If that’s the case fifty families would be about 1.5-2 church districts worth out of a total of 170+ in Lancaster. Of course probably not a full individual district “disappearing” though I suspect it would often happen in clumps of families.
A good point on leaving a church which is so tied into your culture and everyday life. I can’t comment much on the Charity church but as seen in the video the Charity members are often dressing the same/similarly to their original churches.
Richard and Marilyn as far as families getting taken advantage of it is interesting to recall the experience shown in the Nat Geo ex-Amish documentary with the support community in Columbia, Missouri.
I don’t know how much Andrew’s new film delves into that aspect but would be interesting to see.
I have heard of Charity Church or Charity Ministries. They have a web site. I believe it was formed by an ex Amish Bishop and an ex Baptist Minister. They will be good to help with the transition as so many are ex Amish. But I still feel concern for them as well. It can not be easy for them to make the change.
Hope we get to see the enitre film here in the USA.
Interesting. Thank you very much for posting. God bless them.
As a Plain Anglican and a priest, I am concerned that these families are leaving what I consider to be a more orthodox teaching than what is taught in the churches to which they move. (I won’t go into the theology of it here; this is not the forum for that.)I wonder if they are being prosletyzed. Perhaps the bishops need to do some teaching on this doctrine.
To reassure those of you concerned about Elsie and Jesse and that car, they didn’t buy it in the end – they found a better car through a friend, which was being sold by a Mennonite family. It’s in good condition, lower mileage and cheaper to boot! I suppose that, although they are vulnerable in the English world, they also have good support from others who’ve already walked the same path.
Thanks for your concern, tho!
Thank you Andrew for telling us that. We are concerned for the safety and well being. Transitions of any sort are hard but I can not really imagine having my entire family and friends shun me. Then go out into a world that I know very little about and try to survive it. It can’t be easy for them. Prayers and best wishes to them!
I believe the transition for Amish in Lancaster County would be mush easier than other areas for one simple reason. There is the large Mennonite population. This fact probably results in more Amish leaving the old order in this particular area. If you are making a change and there is a place to go that is one thing….if you are making a change and all your neighbors consider you to be an outcast, that makes live much harder.
I’m sure most of you know that the Mennonite churches share the same beliefs concerning baptism, non-resistance, and basic Bible doctrines. They differ in matters of dress, technology, language, form of worship, and interpretation of the Bible.
Charity Christian Fellowship is indeed a church where former Amish would feel at home and welcomed. It was begun by a former Amishman (not a bishop, however) and former Baptist, and has a unique ministry in Lancaster County and elsewhere. It has a wide outreach in that they are welcoming to people of non-plain background just discovering Anabaptism, as well as those who are from a plain background. They have succeeded in melding these two groups together. Members dress plainly but do not have a written Ordnung as do the Amish. As far as orthodoxy of faith and practice, Charity is certainly orthodox, just not as strict about externals as the various Old Orders would be.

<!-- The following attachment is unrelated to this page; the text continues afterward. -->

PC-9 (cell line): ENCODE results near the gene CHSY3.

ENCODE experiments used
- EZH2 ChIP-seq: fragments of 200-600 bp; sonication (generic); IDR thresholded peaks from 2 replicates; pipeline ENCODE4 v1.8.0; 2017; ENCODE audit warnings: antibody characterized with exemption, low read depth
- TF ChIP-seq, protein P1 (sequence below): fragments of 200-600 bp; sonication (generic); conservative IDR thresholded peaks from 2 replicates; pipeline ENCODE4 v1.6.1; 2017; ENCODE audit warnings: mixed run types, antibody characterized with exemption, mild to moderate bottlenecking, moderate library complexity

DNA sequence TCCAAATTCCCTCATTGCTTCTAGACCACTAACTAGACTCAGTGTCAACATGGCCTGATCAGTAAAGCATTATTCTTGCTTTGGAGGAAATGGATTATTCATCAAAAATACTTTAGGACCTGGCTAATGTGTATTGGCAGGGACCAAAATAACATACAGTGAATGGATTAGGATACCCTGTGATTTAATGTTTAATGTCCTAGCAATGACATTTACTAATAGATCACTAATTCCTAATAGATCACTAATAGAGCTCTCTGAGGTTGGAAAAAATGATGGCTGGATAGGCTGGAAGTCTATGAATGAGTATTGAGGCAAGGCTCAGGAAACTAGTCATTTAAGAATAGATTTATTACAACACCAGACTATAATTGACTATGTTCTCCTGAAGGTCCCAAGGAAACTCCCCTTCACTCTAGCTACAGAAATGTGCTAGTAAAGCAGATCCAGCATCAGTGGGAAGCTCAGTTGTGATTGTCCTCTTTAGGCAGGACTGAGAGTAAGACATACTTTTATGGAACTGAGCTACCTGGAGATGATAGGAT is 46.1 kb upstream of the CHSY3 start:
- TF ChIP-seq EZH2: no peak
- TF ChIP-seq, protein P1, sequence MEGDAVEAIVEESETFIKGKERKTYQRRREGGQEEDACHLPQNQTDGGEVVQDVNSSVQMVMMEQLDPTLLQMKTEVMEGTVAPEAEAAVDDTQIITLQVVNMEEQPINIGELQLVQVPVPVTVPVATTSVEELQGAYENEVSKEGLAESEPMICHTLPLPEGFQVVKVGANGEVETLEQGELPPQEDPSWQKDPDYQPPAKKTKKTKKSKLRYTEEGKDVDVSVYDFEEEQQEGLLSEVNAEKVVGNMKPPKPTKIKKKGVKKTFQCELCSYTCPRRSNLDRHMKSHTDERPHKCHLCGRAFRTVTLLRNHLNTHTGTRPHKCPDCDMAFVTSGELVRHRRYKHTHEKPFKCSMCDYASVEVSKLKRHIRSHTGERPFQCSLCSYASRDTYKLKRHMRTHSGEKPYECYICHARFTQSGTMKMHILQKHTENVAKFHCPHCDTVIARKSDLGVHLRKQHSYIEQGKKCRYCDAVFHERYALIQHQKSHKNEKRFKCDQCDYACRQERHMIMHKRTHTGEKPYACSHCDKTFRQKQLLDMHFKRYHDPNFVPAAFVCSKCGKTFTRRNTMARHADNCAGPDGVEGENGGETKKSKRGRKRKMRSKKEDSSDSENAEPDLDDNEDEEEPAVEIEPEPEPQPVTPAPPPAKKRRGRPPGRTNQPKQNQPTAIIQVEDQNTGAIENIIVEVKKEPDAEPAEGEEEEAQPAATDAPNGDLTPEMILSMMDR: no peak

Greetings Mark, I stand corrected, not sure who told me the Amishman was a bishop but my apologies for passing along false information.
I have enjoyed listening to many of their tapes they produce. Excellent messages for sure. I do not know a lot about them but from what I have seen it seems they have taken the best of both worlds and combined them so to speak.
Greetings everyone…… just getting back home, and it looks like it will soon rain over my way. From reading the post that were posted after mine this morning, I’m glad that the former Amish family decided to buy a friends car instead. Not to say the van was a bad choice, but i just hate buying a car from a used car lot. I’m always intrigued to read or watch someone from another countries take on the Amish, like peter Weir the director of the very popular movie made in 1985 “witness” staring Harrison ford. Peter was born in Australia and i thought he had done a great job with the movie, in fact as he’s said before ” he knew very little of the Amish before he made that movie”. So for me its refreshing to watch the makers who are based in the UK, and i look forward to watching the full series if it becomes available in America. If its not, maybe since Erik’s site is so popular and rightly so, that the makers of this ” former Amish ” documentary would let Eric post this on his site at some point. That is if Erik is open to it, and im sure he would strongly think about it. I hope that we all can see it, and id like to see what happens to this family and their adjustment to the outside world beyound the Amish. Richard from Lebanon Pennsylvanias Amish community.
I some how sense that some of us, the English, are taking away the Amish from their life style into ours.
Our lives are complicated with drugs, violence, teen pregnancies, gangs, etc.
Should we not leave the Amish be, and let them decide from other Amish folks what’s really best for them?
Life is difficult enough. We have a hard time solving our problems. Let us not involve the Amish with our miseries.
It is not for us to judge their life style. But alas, we do none the less.